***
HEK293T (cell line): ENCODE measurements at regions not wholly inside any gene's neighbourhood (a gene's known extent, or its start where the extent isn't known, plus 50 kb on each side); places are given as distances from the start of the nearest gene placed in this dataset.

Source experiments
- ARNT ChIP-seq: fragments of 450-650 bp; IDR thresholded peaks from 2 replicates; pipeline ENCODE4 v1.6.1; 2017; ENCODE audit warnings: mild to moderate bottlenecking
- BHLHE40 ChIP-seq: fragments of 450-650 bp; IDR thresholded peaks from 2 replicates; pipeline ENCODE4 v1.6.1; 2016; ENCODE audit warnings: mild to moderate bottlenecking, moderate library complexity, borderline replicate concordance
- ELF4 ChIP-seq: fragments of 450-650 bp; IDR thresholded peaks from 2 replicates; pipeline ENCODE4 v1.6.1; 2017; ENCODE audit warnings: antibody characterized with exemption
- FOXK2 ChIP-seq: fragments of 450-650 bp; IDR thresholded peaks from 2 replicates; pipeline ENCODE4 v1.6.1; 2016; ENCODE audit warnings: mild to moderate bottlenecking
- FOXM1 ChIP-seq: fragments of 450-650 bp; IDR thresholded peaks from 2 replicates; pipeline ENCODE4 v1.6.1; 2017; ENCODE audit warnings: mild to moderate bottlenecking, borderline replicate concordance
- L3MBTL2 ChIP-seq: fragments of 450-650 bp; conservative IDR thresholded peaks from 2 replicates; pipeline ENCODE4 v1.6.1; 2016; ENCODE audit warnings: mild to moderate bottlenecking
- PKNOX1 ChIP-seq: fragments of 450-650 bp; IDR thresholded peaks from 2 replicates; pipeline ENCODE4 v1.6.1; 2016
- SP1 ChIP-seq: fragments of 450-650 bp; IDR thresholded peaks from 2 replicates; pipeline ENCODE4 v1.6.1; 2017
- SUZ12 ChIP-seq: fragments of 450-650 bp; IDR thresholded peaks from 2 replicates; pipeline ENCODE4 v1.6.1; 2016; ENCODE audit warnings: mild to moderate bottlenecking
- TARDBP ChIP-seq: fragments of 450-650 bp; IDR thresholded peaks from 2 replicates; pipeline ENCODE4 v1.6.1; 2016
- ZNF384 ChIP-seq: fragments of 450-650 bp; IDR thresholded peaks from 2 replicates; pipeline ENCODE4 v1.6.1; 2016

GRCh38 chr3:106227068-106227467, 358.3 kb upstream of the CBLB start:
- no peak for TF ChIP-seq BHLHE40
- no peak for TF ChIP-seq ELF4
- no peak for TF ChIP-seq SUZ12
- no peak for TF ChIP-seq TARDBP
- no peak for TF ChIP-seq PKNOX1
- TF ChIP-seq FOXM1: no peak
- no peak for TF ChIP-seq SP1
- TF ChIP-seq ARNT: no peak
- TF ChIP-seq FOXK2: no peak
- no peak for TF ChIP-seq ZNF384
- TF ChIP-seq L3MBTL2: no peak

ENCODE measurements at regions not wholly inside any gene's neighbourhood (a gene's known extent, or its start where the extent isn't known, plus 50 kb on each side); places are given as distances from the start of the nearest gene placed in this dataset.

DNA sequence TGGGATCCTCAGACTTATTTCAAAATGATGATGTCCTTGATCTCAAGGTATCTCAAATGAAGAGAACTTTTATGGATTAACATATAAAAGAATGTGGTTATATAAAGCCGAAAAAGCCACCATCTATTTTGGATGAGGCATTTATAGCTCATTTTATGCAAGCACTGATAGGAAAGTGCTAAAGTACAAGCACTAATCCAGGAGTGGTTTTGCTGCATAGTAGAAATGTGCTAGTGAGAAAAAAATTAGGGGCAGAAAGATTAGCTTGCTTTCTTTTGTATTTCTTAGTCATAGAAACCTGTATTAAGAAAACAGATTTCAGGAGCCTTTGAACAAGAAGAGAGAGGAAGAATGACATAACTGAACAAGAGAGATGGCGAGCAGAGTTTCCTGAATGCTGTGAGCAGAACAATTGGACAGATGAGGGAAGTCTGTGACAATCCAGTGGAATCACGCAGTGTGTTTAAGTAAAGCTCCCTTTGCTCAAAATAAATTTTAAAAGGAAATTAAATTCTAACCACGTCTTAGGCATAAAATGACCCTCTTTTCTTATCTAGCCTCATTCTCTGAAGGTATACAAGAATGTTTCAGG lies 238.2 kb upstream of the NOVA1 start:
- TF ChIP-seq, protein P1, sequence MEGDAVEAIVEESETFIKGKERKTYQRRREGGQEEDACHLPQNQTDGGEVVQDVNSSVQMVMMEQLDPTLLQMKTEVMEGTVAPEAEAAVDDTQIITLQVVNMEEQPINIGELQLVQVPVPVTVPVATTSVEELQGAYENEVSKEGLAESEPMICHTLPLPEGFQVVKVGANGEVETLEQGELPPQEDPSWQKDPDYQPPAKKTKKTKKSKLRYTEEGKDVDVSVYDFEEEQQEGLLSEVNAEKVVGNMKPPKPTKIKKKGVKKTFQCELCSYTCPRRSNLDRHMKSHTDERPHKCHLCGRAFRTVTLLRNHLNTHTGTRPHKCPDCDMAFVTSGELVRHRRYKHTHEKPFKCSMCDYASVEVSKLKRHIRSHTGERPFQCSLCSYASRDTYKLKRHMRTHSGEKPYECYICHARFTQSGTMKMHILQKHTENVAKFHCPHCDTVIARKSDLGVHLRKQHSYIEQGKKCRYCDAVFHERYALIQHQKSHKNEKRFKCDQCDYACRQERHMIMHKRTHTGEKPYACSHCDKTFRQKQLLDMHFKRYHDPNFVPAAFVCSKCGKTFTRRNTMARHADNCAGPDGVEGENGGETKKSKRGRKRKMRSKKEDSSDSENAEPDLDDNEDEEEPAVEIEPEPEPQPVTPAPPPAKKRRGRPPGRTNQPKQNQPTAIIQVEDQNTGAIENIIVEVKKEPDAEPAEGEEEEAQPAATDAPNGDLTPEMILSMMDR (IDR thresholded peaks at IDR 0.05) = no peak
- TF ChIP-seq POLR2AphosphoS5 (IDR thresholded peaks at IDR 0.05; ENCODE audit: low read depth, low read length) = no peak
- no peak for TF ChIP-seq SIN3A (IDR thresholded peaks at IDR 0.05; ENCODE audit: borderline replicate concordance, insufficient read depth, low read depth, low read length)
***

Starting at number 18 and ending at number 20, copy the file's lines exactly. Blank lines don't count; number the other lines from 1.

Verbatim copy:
- no peak for TF ChIP-seq TARDBP
- no peak for TF ChIP-seq PKNOX1
- TF ChIP-seq FOXM1: no peak